Debugging native memory issues in a C# application

time to read 5 min | 916 words

I’m working on improving the performance of Corax, RavenDB’s new search engine. Along the way, I introduced a bug, a fairly nasty one. At a random location, while indexing a ~50 million documents corpus, we are getting an access violation exception. That means that I messed something up.

That makes sense, given that my changes were mostly about making things lower-level. Working directly with pointers and avoiding length checks. At our speed, even the use of Span can be a killer for performance, and we want to be as close to the raw metal as possible. The particular changeset that I was working on was able to improve the indexing speed from 90,000 per second to 120,000 per second. That is a change that I absolutely want to keep, so I started investigating it.

I mentioned that it is a fairly nasty problem. A truly nasty problem would be heap corruption that is discovered after the fact and is very hard to trace. In this case, it was not consistent, which is really strange. One of the important aspects of Corax is that it is single-threaded, which means that a lot of complexity is out the window. It means that for the same input, we always have the same behavior. If there is any variance, such as not crashing all the time, it means that there are external factors involved.

At any rate, given that it happened at least half the time, I was able to attach WinDBG to the process and wait for the exception to happen, this is what I got:

(5e20.1468): Access violation - code c0000005 (first chance)
First chance exceptions are reported before any exception handling.
This exception may be expected and handled.
00007ffa`24dcea53 c4e261902411    vpgatherdd xmm4,dword ptr [rcx+xmm2],xmm3 ds:0000026d`516514e7=????????

Now, look at the last line, that is an interesting one, we use the VPGATHERDD assembly instruction. It is gathering packed DWORD values, in C#, this is generated using the Avx2.GatherVector128() method. We are using that to do some bit packing in this case, so this makes a lot of sense.

Next, let’s see what we get from the exception:

0:074> .exr -1
ExceptionAddress: 00007ffafc2bfe7c (KERNELBASE!RaiseException+0x000000000000006c)
   ExceptionCode: c0000005 (Access violation)
  ExceptionFlags: 00000080
NumberParameters: 2
   Parameter[0]: 0000000000000000
   Parameter[1]: 0000026d51650000
Attempt to read from address 0000026d51650000

All of this points to an out-of-bounds read, but why is that? The call we have for GatherVector128() is used inside a method named: ReadAvx2(). And this method is called like this:

private unsafe static ulong Read(int stateBitPos, byte* inputBufferPtr, int bitsToRead, int inputBufferSize, out int outputStateBit)
    if ((stateBitPos + bitsToRead) / 8 >= inputBufferSize)
        throw new ArgumentOutOfRangeException();
    if ( Avx2.IsSupported)
        return ReadAvx2(stateBitPos, inputBufferPtr, bitsToRead, out outputStateBit);
    return ReadScalar(stateBitPos, inputBufferPtr, bitsToRead, out outputStateBit);

It is an optimized approach to read some bits from a buffer, I’ll skip the details on exactly how this works. As you can see, we have a proper bounds check here, ensuring that we aren’t reading past the end of the buffer.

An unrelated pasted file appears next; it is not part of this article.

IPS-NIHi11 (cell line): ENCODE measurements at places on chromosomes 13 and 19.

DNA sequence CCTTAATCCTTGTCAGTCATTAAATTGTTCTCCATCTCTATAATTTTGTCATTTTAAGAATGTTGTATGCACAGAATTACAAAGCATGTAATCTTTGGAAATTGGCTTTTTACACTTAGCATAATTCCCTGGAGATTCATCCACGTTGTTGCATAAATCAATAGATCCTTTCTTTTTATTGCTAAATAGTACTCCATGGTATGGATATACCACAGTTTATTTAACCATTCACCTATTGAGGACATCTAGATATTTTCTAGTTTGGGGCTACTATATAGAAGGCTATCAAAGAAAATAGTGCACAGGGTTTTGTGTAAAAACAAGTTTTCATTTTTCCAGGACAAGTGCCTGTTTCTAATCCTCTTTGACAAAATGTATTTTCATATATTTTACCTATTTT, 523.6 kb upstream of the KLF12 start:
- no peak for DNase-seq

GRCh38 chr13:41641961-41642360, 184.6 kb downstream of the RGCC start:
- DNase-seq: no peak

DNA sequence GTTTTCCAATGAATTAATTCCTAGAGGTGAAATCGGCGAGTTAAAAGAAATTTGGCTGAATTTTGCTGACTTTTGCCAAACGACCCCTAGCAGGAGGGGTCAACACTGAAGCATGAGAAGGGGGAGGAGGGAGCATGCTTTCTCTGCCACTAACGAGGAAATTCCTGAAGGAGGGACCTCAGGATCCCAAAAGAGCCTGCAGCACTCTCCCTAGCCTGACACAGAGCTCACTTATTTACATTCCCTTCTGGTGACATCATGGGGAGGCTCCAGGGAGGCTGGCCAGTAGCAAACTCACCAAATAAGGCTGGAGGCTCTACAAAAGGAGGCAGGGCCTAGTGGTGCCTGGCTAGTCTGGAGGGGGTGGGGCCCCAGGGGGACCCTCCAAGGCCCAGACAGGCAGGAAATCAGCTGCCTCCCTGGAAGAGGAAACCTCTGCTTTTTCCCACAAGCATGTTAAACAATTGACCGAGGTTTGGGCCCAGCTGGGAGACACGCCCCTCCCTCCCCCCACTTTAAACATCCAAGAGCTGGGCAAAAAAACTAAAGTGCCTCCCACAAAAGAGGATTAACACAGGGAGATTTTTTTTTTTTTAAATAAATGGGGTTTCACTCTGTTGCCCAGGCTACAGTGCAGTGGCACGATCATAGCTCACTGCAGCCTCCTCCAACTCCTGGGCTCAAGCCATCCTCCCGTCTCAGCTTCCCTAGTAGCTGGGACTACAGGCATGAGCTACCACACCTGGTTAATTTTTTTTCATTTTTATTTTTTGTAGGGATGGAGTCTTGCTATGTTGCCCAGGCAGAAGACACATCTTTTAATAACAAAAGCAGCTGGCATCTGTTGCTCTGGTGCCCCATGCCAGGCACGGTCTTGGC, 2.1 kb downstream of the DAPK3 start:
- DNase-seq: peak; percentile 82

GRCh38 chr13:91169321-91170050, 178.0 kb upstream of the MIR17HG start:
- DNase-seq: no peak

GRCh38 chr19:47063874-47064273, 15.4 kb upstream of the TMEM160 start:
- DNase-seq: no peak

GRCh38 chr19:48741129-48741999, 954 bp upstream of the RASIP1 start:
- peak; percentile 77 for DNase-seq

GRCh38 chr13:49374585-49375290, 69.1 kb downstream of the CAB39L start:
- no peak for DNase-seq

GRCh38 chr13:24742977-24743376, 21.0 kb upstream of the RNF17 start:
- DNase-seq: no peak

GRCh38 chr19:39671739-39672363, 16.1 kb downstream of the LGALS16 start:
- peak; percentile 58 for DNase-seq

That we aren’t actually checking this. What we are doing is checking that we can access the bytes range, but consider the following scenario:


We have a memory page and a buffer that is located toward the end of it.  We are now trying to access the last bit in the buffer, using ReadAvx2(). If we’ll check the actual bytes range, it will pass, we are trying to access the last byte.

However, we are going to call GatherVector128(), which means that we’ll actually access 16 bytes(!), and only the first byte is in the valid memory range, the rest is going to be read from the next page, which isn’t mapped.

This also explains why we are not always failing. If the next page is valid (which is subject to the decisions of the operating system allocator), it will pass. So that is why we didn’t have 100% reproduction. In fact, this is the sort of bug that is very easy to hide for a very long time in the system, given that it is dependent on the actual memory structure of the application.

Once we figured out what was going on, it was pretty easy to understand, but the fact that the AVX instructions will read after the end of the buffer was really confusing. Because even when we used Span, and its range checks, it would be completely ignored. Makes total sense, given that those aren’t really methods, but compiler intrinsics that are translated to direct machine instructions.

Amusingly enough, now that we found the problem, we ran into something very similar a long while ago. Then it was the wrong instruction being used (loading a word, instead of a byte), that would fail, but the same overal setup. It will sometimes fail, depending on the state of the next page in the memory.

We actually built some tooling around managing that, we call that electric fence memory. We allocate memory so any out-of-band access would always hit invalid memory, stopping us in our tracks. That means that I can get easy reproduction of those sorts of issues, and once we have that, the rest isn’t really that interesting, to be honest. It’s just a normal bug fix. It’s the hunt for the root cause that is both incredibly frustrating and quite rewarding.